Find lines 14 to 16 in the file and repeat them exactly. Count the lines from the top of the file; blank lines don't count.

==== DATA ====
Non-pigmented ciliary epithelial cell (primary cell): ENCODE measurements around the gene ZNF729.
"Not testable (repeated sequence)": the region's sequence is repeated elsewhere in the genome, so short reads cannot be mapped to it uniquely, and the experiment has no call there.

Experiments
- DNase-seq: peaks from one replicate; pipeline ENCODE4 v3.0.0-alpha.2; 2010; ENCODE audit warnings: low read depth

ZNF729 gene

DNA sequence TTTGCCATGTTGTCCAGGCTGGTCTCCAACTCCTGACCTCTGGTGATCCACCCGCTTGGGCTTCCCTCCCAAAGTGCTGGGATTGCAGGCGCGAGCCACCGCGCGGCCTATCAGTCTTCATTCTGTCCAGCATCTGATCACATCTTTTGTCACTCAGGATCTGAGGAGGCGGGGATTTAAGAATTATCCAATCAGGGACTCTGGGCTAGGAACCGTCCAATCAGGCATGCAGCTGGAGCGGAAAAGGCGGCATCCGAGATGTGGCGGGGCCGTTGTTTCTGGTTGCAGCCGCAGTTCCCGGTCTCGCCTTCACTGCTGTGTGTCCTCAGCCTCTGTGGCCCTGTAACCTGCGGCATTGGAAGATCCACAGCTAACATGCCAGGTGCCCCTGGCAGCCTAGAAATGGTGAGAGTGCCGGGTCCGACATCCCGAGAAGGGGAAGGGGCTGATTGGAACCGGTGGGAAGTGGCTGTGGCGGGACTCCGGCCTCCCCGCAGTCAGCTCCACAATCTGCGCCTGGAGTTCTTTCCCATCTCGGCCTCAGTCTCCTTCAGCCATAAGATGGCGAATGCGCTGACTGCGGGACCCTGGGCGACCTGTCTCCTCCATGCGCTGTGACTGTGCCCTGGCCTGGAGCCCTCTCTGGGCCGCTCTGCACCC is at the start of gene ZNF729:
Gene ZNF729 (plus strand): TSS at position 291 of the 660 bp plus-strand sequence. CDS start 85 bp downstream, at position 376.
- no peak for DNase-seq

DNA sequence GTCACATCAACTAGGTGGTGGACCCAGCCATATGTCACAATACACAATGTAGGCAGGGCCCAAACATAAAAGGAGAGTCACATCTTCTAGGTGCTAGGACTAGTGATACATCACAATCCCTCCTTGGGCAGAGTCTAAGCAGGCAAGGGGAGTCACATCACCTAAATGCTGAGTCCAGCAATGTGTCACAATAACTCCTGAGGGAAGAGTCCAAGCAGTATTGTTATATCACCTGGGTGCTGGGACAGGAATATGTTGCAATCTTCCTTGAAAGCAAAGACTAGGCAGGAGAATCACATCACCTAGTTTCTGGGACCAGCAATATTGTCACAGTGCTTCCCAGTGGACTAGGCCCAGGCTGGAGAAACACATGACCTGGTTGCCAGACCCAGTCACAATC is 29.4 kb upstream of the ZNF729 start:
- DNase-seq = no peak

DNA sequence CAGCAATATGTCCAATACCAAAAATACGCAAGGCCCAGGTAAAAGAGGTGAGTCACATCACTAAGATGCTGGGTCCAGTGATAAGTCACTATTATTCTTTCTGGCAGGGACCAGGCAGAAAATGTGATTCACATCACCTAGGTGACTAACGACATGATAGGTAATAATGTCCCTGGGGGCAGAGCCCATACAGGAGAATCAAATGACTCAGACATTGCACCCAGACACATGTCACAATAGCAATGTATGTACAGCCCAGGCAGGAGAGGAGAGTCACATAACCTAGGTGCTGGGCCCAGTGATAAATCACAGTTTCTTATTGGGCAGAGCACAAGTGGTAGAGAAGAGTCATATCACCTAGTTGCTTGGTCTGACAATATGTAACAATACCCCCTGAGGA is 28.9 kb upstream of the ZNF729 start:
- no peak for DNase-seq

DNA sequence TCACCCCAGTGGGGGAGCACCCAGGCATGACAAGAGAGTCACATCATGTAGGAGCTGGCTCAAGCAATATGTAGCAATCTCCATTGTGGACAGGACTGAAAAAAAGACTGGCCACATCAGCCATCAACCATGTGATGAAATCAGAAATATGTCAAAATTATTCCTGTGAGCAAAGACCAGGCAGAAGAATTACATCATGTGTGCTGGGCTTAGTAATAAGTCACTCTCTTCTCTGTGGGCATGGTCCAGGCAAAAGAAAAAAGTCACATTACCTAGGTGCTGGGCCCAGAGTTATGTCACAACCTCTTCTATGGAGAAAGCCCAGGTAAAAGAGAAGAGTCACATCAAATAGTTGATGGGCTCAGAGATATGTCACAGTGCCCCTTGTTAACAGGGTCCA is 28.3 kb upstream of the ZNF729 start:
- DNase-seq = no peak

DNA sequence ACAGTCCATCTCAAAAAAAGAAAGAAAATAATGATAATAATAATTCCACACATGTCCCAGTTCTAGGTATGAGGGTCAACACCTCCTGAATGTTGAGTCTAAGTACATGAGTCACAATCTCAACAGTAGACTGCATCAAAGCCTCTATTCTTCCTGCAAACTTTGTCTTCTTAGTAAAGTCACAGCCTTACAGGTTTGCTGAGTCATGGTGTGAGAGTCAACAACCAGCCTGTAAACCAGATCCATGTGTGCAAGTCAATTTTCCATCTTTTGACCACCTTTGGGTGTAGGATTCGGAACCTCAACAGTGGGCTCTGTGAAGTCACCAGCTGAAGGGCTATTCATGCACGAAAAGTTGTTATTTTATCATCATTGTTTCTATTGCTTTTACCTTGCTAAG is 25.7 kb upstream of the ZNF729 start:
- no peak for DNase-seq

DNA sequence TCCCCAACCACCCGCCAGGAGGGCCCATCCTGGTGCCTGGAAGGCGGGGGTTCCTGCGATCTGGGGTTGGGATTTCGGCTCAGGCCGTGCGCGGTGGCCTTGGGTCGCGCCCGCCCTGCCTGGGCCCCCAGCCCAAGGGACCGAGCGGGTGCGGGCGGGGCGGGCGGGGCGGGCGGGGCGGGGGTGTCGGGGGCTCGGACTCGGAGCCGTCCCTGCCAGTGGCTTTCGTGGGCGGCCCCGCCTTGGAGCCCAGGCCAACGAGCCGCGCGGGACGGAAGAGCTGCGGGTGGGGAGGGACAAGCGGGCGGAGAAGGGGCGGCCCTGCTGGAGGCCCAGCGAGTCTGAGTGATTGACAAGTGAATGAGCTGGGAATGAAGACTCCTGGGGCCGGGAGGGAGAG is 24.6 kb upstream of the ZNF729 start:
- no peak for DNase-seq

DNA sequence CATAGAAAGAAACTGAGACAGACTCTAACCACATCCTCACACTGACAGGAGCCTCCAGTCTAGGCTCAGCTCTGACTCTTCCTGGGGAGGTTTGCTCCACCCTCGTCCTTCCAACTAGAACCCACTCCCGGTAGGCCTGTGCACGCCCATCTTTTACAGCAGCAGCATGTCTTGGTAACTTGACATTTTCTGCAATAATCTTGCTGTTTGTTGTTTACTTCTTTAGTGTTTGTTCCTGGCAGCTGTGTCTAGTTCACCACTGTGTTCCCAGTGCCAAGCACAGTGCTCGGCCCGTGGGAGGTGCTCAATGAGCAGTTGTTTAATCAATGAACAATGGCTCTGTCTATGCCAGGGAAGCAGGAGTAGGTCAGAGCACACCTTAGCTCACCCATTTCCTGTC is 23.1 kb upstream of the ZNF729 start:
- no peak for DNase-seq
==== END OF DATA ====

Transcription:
- DNase-seq = no peak

DNA sequence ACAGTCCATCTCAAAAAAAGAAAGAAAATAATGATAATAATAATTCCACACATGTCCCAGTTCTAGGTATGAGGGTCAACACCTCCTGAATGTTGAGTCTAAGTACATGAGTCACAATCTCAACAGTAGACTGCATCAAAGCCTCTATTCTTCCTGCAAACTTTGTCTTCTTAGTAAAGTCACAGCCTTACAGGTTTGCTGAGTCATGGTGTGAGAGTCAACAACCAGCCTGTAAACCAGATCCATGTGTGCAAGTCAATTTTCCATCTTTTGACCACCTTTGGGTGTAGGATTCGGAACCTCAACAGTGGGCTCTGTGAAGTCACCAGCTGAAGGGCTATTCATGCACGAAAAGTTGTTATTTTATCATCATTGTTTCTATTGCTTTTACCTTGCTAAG is 25.7 kb upstream of the ZNF729 start:
- no peak for DNase-seq